I had Gobhi Daal in India whilst I was there for a couple of weeks on business. My hosts were taking me out for a weekend to see the caves at Ellora and Ajanta (the highlight of which is the Kailasa Temple). When we ordered some food in the evening, my host added this dish to the things I was thinking to order - it sounded a bit bland to me but it was absolutely delicious.
Our Western 'meat and two veg' attitude often consigns this to a side dish but it is a perfectly good meal in it's own right - it is so tasty you really won't notice that there is no meat and from a nutrition point of view it is superb. It's also really good as a supper dish.
Since a good many Indians are vegetarian, this sort of dish is very typical all over India with lots of variants. I have made this in a Southern Indian style with coconut cream and it would normally be quite spicy.
1½ cups chana daal
1 small cauliflower.
4 small plum tomatoes or 200g tinned tomatoes.
1 large onion.
3 cloves garlic.
½ inch (1cm) root ginger.
1 cup coconut cream.
Oil for cooking
1 teaspoon coriander seeds.
½ teaspoon cumin seeds.
1 teaspoon white poppy seeds.
½ teaspoon black peppercorns.
1 inch (2.5cm) cinnamon stick.
¼ teaspoon turmeric.
½ teaspoon black mustard seed.
Pinch of asafetida.
Handful of coriander leaves.
Notes on Ingredients
Daal. I have cooked gobhi daal with both chana daal and masoor daal and both are good. Masoor daal is more creamy and earthy, chana daal is more crunchy and nutty. You can also vary the proportion of daal to cauliflower to suit your own tastes.
Courgette (or zucchini if you're American, tori in Hindi). You can use potato or peas instead. This just adds to the substance of the dish.
Coconut Cream. This is optional and you can make gobhi daal without this; you may need to add some other liquid like milk or even water. You can make your own by soaking desiccated coconut in boiling water, you can buy it in tins and you can also get sachets of creamed coconut which you can mix with hot water.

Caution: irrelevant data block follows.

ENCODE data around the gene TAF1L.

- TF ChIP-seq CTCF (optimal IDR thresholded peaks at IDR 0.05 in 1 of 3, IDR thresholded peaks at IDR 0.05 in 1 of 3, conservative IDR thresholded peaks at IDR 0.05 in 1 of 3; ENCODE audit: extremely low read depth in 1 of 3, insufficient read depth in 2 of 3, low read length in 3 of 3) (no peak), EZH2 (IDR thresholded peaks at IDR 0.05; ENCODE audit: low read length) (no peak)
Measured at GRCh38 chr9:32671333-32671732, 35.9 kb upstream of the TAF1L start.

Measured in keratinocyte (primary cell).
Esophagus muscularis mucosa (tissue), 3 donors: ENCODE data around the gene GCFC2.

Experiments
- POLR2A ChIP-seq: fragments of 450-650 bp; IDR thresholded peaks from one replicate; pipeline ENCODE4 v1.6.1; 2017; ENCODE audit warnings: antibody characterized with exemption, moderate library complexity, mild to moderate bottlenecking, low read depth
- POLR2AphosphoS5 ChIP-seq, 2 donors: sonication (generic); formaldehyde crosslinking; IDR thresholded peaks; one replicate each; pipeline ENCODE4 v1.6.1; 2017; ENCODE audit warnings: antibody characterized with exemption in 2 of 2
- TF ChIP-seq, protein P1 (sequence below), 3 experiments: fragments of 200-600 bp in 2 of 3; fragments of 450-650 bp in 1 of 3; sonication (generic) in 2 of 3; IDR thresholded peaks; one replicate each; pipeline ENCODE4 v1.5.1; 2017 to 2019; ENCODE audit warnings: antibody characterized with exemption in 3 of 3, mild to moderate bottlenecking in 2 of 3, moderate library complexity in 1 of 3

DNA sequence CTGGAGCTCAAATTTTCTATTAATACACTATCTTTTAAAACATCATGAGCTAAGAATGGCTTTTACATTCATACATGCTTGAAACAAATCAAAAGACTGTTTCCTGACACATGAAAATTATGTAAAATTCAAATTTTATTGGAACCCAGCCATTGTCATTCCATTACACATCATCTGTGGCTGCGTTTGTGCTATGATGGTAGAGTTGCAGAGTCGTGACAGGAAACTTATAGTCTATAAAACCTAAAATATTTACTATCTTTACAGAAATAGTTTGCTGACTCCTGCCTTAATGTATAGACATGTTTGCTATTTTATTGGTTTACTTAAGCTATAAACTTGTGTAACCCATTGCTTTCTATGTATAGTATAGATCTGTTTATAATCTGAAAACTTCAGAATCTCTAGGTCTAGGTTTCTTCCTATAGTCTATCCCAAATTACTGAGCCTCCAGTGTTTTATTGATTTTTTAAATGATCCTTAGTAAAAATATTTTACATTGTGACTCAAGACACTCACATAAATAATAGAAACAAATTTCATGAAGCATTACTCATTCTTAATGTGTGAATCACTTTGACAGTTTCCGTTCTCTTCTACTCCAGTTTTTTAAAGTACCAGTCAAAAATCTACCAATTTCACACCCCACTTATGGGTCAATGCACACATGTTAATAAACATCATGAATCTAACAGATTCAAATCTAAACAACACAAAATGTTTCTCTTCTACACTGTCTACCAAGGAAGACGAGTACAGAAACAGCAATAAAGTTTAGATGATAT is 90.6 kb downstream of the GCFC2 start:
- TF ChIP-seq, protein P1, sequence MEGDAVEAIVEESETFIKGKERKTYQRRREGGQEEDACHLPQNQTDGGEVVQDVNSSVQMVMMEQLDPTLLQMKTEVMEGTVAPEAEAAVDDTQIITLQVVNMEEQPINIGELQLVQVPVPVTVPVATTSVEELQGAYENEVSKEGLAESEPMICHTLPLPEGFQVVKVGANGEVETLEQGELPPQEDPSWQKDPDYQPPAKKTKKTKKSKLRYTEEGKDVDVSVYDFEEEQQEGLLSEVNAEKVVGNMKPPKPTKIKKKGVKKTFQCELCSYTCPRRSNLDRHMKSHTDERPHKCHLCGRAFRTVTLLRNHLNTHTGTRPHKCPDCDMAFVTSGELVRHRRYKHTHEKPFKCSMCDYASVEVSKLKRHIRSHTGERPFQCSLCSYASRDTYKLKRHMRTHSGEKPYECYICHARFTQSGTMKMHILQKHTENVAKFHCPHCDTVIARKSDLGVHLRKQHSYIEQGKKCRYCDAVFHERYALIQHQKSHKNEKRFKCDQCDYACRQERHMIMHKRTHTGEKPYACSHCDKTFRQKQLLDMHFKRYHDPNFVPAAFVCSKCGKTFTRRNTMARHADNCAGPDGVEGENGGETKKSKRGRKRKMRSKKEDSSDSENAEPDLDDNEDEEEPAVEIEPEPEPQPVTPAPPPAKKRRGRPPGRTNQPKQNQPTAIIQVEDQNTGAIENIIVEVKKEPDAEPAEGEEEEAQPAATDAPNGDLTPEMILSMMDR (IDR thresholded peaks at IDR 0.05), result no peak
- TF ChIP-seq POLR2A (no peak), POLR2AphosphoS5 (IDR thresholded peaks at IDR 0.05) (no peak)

Tamarind. I buy blocks of this (fairly available these days), break off a chunk and soak in boiling water then squeeze the pulp out through a sieve. You can also get it in paste form, this is pretty thick so about a half teaspoon and mix with hot water. An alternative is lime juice.
Chilli. Gobhi daal can stand to be quite spicy; I use 1 dried scotch bonnet which is quite hot but the family is OK with; use more or less or milder chillis.
Oil. I use mustard oil for this, but coconut oil, peanut oil or ghee are also good. (Although with ghee, your gobhi daal would not be strictly vegetarian)
Soak the daal in cold water. Soak for about ½ hour changing
water every 10 minutes while you are preparing the rest of the ingredients
Heat a dry frying pan.
Roast the coriander, cumin, poppy seeds, cloves, peppercorns and cinnamon for a minute and then grind these spices.
Cut cauliflower into florets.
Cut up the courgette into small dice.
Peel and finely slice the onion.
Peel and mash the garlic.
Peel and finely dice the ginger
Chop up the chilli.
Peel and chop the tomatoes.
Put the tamarind in boiling water.
Prepare the coconut cream.
When the lentils are soaked, strain then and rinse with cold water
Heat a large pan with plenty of water.
When the water is boiling put in the lentils and continue to boil.
Heat the oil in a heavy bottomed saucepan.
When the oil is hot, put in the mustard seeds.
When the mustard seeds start to pop, put in the asafetida.
Add the onions, garlic, chilli and ginger, and stir.
When the onions just start to soften add the spices.
Fry the onions and spices for a few minutes then add the tomatoes.
Once the tomatoes have heated up, add the cauliflower and courgette.
Add the turmeric and stir well.
Add the coconut cream and the tamarind water (not the stones).
Strain the daal and rinse with hot water then add to the rest of the ingredients.
Add the coriander leaves, stir in and serve.
Notes on Method
Daal. You can pre-soak the lentils and some would say they should be soaked for a couple of hours, this does reduce the cooking time so if you are organised to do this it is probably better.
If you use milk rather than coconut cream, you have to be careful that the tamarind does not split the milk - stir in the milk well first and reduce to a low heat before adding the tamarind.
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